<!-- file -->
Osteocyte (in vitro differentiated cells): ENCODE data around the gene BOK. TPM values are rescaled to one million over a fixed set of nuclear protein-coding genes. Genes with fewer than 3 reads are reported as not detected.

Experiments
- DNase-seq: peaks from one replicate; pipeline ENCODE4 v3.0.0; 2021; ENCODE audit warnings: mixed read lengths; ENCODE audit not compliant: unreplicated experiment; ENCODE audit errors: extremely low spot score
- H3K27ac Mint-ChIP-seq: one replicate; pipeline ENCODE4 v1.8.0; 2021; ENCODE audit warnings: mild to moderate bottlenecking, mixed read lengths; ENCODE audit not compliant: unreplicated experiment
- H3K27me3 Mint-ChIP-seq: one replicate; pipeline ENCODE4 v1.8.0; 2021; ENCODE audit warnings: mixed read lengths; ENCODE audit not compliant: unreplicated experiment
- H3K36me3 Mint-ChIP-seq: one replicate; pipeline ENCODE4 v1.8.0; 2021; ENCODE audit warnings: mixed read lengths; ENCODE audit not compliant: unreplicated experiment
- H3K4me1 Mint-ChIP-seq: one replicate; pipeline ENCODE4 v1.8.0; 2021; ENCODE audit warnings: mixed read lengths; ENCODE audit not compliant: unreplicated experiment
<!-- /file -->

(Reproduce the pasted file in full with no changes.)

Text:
Osteocyte (in vitro differentiated cells): ENCODE data around the gene BOK. TPM values are rescaled to one million over a fixed set of nuclear protein-coding genes. Genes with fewer than 3 reads are reported as not detected.

Experiments
- DNase-seq: peaks from one replicate; pipeline ENCODE4 v3.0.0; 2021; ENCODE audit warnings: mixed read lengths; ENCODE audit not compliant: unreplicated experiment; ENCODE audit errors: extremely low spot score
- H3K27ac Mint-ChIP-seq: one replicate; pipeline ENCODE4 v1.8.0; 2021; ENCODE audit warnings: mild to moderate bottlenecking, mixed read lengths; ENCODE audit not compliant: unreplicated experiment
- H3K27me3 Mint-ChIP-seq: one replicate; pipeline ENCODE4 v1.8.0; 2021; ENCODE audit warnings: mixed read lengths; ENCODE audit not compliant: unreplicated experiment
- H3K36me3 Mint-ChIP-seq: one replicate; pipeline ENCODE4 v1.8.0; 2021; ENCODE audit warnings: mixed read lengths; ENCODE audit not compliant: unreplicated experiment
- H3K4me1 Mint-ChIP-seq: one replicate; pipeline ENCODE4 v1.8.0; 2021; ENCODE audit warnings: mixed read lengths; ENCODE audit not compliant: unreplicated experiment